The president of the Southwest Voter and Registration Project, Antonio Gonzales discusses "The Impact of the 2006 Election on the U.S. Latino Community" at the National Press Club at 10 am ET in Washington, DC.
Be sure to tune into "This Week with George Stephanopoulos" on Sunday when George will be joined by White House Chief of Staff Josh Bolten and incoming Chairmen of the Senate Foreign Relations and Armed Services Committees -- Sen. Joe Biden (D-DE) and Sen. Carl Levin (D-MI). LINK
In a must-read, the Washington Post's Dan Balz and Jim VandeHei report that Tuesday's electoral upheaval "wiped out many of the few remaining Republican moderates in Congress, further cementing the geographic partitioning of the House and potentially widening the ideological divisions that have contributed to partisanship and gridlock on Capitol Hill." LINK
"The majority party in the House is now the minority party among Southern states for the first time since the 83rd Congress in 1953-1954. The same holds for the new Democratic-controlled Senate, except for a brief period in the 1980s."
John Broder of the Paper of Record does the Democrat takeover wrap up, highlighting President Bush's priorities before control switches in Congress, not the least of which is a confirmation for Robert Gates. LINK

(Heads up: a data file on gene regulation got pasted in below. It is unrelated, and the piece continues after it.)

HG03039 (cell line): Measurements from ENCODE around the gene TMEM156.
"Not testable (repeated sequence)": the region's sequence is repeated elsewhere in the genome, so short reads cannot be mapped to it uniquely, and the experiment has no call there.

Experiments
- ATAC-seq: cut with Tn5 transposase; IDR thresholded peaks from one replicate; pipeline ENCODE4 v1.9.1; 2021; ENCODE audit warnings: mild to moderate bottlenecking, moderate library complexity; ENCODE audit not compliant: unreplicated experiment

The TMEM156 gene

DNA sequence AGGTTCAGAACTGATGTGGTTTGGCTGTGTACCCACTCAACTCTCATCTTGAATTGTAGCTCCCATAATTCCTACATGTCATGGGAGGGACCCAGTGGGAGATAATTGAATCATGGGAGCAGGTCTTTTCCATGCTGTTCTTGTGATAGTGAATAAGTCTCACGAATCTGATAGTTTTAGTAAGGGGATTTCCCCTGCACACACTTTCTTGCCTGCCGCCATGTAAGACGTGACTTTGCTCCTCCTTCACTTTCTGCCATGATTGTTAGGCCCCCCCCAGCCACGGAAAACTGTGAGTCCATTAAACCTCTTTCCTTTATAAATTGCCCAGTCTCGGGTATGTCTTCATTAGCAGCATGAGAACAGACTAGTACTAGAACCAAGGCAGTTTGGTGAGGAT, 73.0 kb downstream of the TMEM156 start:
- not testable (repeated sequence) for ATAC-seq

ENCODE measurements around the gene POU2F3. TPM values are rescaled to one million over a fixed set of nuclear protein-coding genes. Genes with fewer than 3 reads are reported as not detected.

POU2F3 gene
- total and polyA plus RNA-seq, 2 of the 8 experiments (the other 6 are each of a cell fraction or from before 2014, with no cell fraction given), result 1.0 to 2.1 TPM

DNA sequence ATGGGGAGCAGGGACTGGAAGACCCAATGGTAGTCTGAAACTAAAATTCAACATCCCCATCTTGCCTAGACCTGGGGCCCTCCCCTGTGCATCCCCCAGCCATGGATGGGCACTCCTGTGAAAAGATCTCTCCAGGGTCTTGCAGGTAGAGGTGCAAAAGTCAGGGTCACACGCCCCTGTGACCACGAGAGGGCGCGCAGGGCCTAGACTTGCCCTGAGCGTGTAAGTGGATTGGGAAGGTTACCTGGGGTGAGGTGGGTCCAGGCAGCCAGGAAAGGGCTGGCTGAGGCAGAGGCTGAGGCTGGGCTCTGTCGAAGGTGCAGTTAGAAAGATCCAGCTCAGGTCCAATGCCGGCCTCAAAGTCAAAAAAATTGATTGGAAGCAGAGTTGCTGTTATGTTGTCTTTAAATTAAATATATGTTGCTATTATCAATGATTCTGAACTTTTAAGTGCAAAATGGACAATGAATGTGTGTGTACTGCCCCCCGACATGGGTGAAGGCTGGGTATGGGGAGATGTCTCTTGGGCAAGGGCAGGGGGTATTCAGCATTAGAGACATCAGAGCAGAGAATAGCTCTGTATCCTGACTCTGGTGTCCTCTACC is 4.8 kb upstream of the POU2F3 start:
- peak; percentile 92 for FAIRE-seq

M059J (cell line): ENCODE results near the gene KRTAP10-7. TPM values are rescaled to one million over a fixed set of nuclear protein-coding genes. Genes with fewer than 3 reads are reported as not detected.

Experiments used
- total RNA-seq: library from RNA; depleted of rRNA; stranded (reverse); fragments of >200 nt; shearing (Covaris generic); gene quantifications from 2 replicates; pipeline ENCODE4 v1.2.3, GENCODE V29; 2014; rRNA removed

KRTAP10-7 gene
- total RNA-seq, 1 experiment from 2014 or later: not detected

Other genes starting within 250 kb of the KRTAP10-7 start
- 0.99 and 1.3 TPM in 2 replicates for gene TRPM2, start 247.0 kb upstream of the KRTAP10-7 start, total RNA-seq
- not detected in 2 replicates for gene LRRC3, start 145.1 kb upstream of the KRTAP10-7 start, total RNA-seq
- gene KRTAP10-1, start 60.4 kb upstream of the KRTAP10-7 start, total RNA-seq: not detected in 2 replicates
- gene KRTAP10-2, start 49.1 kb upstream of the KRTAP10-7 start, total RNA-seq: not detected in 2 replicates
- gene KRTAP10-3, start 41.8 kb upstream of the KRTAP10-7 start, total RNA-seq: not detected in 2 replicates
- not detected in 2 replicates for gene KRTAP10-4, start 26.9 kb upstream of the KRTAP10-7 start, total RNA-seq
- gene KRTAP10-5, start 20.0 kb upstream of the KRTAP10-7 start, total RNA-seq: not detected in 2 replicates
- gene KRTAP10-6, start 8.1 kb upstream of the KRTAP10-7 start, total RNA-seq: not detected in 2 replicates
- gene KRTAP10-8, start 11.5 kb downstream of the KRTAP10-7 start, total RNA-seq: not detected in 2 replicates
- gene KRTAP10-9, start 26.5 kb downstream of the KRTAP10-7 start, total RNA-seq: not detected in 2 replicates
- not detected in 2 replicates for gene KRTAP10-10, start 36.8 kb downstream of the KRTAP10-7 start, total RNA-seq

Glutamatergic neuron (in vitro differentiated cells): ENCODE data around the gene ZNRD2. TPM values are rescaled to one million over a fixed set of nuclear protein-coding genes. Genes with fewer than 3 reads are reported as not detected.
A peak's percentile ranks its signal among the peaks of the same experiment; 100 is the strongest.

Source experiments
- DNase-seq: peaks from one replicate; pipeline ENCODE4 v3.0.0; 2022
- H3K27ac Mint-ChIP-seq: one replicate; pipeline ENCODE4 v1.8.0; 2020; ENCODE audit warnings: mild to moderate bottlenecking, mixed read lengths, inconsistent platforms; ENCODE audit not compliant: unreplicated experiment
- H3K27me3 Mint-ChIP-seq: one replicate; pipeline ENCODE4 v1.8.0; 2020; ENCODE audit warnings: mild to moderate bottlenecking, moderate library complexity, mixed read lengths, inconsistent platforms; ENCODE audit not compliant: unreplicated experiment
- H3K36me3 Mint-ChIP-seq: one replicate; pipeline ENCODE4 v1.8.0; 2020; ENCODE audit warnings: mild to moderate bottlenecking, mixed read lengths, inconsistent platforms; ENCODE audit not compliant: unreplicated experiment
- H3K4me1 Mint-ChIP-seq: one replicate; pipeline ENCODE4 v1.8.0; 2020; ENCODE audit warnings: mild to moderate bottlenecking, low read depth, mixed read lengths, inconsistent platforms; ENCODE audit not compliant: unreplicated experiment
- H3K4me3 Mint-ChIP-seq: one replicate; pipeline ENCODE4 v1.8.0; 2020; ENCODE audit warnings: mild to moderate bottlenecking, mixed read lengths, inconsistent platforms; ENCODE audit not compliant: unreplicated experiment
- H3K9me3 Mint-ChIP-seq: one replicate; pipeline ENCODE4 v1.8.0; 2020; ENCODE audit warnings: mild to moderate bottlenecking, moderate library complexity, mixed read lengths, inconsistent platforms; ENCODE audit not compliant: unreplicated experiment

On that subject, the New York Times also had a disappointed Newt Gingrich, "If the president had replaced Rumsfeld two weeks ago, the Republicans would still control the Senate and they would probably have 10 more House members. For the president to have suggested for the last two weeks that there would be no change and then change the day after the election is very disheartening."
Jim Rutenberg of the New York Times reports that President Bush has been considering replacing Rumsfeld since late summer. LINK
Ken Mehlman departs:
The New York Times' Adam Nagourney scores the Mehlman interview formally declaring his intention to leave the Republican National Committee at the end of his term. LINK
Nagourney includes Mitt Romney extending an informal offer to Mehlman to join his team. (Though, don't be surprised if Mehlman sits out the nomination fight and waits until a 2008 nominee emerges.) And be sure you don't miss the evocative James Carville dig at Howard Dean.
The Washington Times' Ralph Z. Hallow reports that Republican officials told the Washington Times that Lt. Gov. Michael Steele (R-MD), who lost his bid for the U.S. Senate on Tuesday, "has been sought out to succeed Mr. Mehlman as national party chairman. Those Republican officials said Mr. Steele had not made a decision whether to take the post, as of last night." LINK